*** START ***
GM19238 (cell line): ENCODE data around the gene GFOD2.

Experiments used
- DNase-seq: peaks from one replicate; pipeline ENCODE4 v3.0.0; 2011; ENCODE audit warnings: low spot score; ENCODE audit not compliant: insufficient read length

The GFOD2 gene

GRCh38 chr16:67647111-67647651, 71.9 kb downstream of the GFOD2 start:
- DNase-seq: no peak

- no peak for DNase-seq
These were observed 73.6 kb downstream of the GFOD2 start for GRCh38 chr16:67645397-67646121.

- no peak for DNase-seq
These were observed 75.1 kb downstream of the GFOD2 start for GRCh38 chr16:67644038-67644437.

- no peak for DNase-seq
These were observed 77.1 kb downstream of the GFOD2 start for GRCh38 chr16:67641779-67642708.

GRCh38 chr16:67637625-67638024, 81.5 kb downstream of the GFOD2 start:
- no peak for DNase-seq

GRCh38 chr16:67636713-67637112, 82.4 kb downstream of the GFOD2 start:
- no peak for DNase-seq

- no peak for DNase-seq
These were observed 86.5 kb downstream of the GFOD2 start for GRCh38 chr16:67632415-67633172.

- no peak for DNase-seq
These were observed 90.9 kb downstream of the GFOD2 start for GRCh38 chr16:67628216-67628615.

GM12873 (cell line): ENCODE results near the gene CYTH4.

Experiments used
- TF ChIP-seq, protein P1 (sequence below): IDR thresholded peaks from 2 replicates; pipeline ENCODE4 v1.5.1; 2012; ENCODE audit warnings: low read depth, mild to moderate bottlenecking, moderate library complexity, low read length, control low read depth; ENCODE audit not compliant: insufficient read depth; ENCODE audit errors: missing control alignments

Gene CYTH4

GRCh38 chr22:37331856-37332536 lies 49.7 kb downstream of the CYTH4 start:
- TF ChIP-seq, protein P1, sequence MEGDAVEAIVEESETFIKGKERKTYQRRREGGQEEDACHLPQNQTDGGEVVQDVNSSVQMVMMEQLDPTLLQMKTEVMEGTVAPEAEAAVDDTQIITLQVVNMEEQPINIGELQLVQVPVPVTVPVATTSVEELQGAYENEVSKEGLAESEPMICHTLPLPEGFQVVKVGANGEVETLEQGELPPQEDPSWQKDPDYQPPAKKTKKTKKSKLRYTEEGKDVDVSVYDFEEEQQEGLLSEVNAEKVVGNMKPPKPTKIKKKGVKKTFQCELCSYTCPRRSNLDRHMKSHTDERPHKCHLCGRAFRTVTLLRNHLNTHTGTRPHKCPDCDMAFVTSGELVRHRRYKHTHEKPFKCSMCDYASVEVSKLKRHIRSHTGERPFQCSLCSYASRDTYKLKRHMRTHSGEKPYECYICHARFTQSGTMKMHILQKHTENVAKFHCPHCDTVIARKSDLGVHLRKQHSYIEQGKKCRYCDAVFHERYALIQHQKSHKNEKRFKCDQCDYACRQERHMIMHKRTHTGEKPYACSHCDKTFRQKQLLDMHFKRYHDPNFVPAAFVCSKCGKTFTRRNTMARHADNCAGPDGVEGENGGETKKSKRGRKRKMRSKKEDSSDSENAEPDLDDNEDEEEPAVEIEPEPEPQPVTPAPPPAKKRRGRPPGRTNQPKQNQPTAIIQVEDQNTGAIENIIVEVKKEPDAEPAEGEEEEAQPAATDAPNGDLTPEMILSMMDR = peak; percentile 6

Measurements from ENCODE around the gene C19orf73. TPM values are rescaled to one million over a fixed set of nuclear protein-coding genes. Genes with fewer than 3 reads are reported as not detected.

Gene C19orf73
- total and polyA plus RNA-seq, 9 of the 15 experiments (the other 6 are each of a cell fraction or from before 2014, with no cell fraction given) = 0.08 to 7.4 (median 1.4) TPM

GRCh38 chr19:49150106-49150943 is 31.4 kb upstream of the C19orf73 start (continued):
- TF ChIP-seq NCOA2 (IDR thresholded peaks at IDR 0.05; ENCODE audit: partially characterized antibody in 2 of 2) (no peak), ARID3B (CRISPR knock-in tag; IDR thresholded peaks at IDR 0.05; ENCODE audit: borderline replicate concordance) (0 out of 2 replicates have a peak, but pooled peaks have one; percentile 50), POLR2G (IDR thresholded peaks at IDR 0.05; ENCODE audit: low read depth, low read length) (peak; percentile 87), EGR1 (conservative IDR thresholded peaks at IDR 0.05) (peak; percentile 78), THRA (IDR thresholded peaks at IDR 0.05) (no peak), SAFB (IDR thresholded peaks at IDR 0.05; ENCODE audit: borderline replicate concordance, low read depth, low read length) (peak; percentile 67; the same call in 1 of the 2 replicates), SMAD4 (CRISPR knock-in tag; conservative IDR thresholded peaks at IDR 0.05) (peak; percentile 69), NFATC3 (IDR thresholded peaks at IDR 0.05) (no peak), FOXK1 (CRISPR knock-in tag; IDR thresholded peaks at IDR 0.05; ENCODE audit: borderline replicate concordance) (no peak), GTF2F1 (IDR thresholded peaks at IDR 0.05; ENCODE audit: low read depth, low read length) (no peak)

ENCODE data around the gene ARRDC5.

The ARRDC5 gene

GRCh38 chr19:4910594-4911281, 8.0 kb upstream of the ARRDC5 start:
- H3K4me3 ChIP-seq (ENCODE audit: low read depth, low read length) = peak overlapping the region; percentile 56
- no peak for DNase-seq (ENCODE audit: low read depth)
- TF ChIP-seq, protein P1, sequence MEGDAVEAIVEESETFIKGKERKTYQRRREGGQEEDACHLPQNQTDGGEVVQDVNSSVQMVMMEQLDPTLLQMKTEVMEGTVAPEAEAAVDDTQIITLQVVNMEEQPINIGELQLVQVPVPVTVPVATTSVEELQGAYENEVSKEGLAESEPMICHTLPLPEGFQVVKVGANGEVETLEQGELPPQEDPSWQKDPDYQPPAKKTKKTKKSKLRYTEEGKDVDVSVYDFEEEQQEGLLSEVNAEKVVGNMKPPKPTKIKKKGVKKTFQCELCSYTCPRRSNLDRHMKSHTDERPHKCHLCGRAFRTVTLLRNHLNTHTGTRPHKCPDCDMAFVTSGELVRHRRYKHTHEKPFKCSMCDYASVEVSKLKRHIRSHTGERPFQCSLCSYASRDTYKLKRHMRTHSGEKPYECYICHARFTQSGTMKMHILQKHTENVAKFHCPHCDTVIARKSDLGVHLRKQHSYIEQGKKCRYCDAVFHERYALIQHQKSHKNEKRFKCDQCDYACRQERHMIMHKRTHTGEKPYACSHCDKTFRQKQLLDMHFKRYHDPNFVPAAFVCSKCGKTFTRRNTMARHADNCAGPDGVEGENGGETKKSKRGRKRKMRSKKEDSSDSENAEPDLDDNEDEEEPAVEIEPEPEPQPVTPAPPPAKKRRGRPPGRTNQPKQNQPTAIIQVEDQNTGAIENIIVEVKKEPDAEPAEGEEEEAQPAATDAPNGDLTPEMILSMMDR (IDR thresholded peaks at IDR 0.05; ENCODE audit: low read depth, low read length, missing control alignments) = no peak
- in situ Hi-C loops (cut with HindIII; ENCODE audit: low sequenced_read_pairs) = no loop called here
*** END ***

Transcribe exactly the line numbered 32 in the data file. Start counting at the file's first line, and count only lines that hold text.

ENCODE data around the gene ARRDC5.